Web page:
Bild: Otto von Busch
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“Form Follows Function” is now an old mantra of design, the epitome of design as the modern practice of social improvement. Even if this motto may not be as popular as some decades ago, it may still quite accurately describe some aspects of the design process and its application.
Function can be understood in very wide terms, in anything from machine parts and ergonomics to healthcare services and glossy myth production. But if we are to examine what function really is for everyday design the main question would perhaps be: what function is of priority to your user or stakeholders, or perhaps more accurately for most design processes: what function is of priority to your contractor, your employer?
The motto of form follows function is very effective in putting the attention of the designer to the goal or the design brief: you must design function, and function is not a fluffy category like taste, but something measurable, something that can be almost objective. It makes designers not merely artists, forming subjective emotions, but like engineers, doctors or physicists, with function designers become really useful to society.
We struggle with this in fashion. Some of us want to be useful, other want to be more artistic. We may work with aesthetics, but still, much of our aesthetics are deemed as functional: we argue some patterns make the wearer seem longer, some colours are more “expressive”, some shapes of silhouette more attractive, some fabrics more “breathable” and, yes: some fabrics are even “functional”.
With function, it is as if we work for a higher aim, a noble truth more elevated than the daily struggles of morals or politics. Indeed, this is often used to sell more recent design methods, such as “participatory design”: that it is a higher form of applied democracy, not polluted by the dirty, contested and irrational struggles of politics. Participatory design is more functional.
Function is almost like a law of physics. It is just there, neutral and necessary. But unlike gravity, function is usually also seen as objectively good. If I make something functional, it is most often also beneficial or even virtuous.
But there is another function of design that we seldom discuss: that function also serves the ones who design, or at least the world from which they come. It is also functional for the interests that wrote the brief, for the contractor and agency ordering the designer to do something functional. It is functional because it furthers the interests and power of those who define the function. And in most cases, the most perpetual function of design is to further inequality. And this may be especially true for fashion: fashion thrives on exclusion, on distinguishing between the “in” and “out”, on preserving social injustices and making sure nothing fundamental alters the class divisions in society. Even if design has become more “democratic”, that is, accessible, the consumer or slave still simply votes for another master: the new paradigm of fashion does not abolish the master. This is indeed the function of fast fashion: making consumers reaffirm their slavery more happily. We are born free, but everywhere held in chains, or in chain stores. With easy consumerism we are taught to sing in our chains.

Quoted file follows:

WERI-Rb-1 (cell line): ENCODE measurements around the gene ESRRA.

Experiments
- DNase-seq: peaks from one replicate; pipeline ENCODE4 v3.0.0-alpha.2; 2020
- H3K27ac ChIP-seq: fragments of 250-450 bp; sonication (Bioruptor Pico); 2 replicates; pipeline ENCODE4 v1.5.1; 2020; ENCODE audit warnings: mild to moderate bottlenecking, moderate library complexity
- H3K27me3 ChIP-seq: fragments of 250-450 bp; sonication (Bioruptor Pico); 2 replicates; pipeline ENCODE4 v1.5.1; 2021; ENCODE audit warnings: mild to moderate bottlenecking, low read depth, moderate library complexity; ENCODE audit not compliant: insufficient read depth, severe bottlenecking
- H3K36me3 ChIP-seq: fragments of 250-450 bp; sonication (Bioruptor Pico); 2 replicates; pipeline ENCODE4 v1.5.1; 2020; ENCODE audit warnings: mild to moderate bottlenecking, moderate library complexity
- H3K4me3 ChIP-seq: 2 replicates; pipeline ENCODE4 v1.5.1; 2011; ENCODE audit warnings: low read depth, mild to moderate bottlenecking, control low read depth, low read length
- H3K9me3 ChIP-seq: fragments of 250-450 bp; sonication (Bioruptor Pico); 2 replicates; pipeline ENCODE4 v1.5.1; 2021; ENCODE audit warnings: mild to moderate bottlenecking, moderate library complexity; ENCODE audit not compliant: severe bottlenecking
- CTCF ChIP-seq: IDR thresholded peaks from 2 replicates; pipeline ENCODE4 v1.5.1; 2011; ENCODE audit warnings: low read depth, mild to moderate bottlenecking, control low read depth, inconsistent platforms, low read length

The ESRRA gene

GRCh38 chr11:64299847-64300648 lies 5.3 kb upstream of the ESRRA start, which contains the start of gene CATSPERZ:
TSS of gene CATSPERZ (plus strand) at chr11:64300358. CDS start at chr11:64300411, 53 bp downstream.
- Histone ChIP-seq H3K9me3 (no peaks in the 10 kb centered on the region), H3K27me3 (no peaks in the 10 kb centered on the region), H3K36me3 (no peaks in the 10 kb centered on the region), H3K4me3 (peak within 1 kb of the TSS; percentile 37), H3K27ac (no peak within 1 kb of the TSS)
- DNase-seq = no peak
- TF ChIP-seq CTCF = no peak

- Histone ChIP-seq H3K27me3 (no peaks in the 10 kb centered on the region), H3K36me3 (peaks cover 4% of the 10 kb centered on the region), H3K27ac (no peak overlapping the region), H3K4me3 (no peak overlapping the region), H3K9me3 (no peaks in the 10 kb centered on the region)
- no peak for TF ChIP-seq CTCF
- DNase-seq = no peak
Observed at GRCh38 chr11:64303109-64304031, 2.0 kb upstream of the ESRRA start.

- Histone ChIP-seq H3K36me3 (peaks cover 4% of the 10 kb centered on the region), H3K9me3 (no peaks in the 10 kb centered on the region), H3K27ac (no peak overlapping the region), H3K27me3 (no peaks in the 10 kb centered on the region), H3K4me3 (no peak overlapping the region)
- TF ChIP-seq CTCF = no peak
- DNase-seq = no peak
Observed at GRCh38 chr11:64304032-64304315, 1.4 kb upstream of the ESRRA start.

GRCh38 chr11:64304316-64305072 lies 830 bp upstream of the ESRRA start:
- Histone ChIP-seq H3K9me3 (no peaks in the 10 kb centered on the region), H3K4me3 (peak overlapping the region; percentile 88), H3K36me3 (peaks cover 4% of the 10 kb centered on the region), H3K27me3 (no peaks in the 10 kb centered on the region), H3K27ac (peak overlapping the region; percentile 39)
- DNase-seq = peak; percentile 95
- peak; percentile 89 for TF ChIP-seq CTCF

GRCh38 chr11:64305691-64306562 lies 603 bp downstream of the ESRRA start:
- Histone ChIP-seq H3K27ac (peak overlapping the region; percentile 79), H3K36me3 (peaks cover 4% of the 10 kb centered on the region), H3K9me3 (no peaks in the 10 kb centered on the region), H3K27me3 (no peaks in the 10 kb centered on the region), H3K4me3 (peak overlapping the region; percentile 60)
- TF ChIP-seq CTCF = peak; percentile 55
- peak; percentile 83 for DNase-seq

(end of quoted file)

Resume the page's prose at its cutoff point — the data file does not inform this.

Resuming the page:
We must come to terms with that design is never neutral. The primary function of design is to dominate, to form the user, to challenge dissatisfaction with miniscule steps of hope. Design is a force and it produces consent. It may do so in a subtle way, or more explicitly. To trace the true impact of design we must look for its function on a deeper, social level. We must trace the mantra of “Fashion Follows Function” on a more radical level, and ask: what is designed, for whom, and in the interest of what social actor?
The function is always asymmetric and it hides the uneven distribution of agency and wellbeing in its path. As we look at the social situation of the poor and marginalized it may be more obvious, but its political function may also be closer to our own lives. The challenge for fashion designers is to distribute more agency, make users more skilled and engaged in disassembling the Real function of design, to bring it into their control. To abolish the master.
Fashion follows function. The form of society is uneven; it is unequal, and unjust. The ultimate function of fashion is to make sure it stays that way, that the social form of things keeps being asymmetric, that social life stays tilted in favour of those with privilege. We must alter that function.
If we are interested in the politics of design it may be helpful for us to take the old mantra of “Fashion Follows Function” as more reliable and plain-spoken that we first may think. Ask yourself: what is designed, for whom, and in the interest of what social actor? Follow the function, and your may see the form of power. Change the deeper function, and you may start to change the world.